Oil Painting – Mixing Paint Pallet Mediums and Sketching

    Published: 06-16-2009
    Views: 33,535
    Artist Martha Spak demonstrates how to oil paint and shows mixing paint pallet mediums and sketching still lifes.

    Martha Spak: Hi, I am Martha Spak with MLSGallery and today I am showing you how to paint a still life oil painting. Right now I am going to show you how to lay out your paint palette, talk about mixing mediums and sketch our scene.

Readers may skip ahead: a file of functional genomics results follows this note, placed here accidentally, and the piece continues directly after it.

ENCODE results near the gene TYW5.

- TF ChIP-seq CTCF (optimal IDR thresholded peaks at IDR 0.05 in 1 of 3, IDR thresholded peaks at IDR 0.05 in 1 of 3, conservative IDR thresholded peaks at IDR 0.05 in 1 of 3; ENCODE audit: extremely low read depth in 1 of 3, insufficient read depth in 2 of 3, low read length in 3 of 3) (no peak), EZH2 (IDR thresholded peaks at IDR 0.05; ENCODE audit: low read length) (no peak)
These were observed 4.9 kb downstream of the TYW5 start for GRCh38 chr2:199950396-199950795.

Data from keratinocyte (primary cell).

I have my paint tubes laid out in the order in which I have placed them on my paint palette. They are black, Payne's gray, cobalt blue, terra verte, yellow green, alizarin crimson, vermilion, yellow ocher, yellow cadmium medium, yellow misty blue, gray medium and white and I have laid them in as I say in the order in which I have got them laid out in case I need more. But I think I have planned okay. I have my three pale colors on the lower left, because I will be pulling those with the other ones into the center. Now let's talk about mixing mediums. I have turpenoid, which is a odorless turpentine, that I use for mixing to make a translucent paint. It is a very thin wash that goes on and helps to lay in our first scene of sketch. I also use another mixing medium, which is not necessary but I find that it's very useful because it helps to make the paint creamy, it goes on smoother and it does not leave a shine or texture at the end in the drawing process. So let's go ahead and sketch our scene. I put a little turpenoid in my little container here. I am going to go ahead and add some of the gel of the liquin. Take my cloth and a little Yellow Ocher and turpenoid and I am just going to make it into a very translucent wash. Now let's sketch our scene. Remember if you don't like the way you paint -- your sketch is looking, this comes off very easily and you can start again. Make it loose and then you can clean up as you check your scene. So that is how to lay out your paint palette, mixing mediums and how to sketch your scene. Now let's talk about laying in the body color and body shadow when oil painting.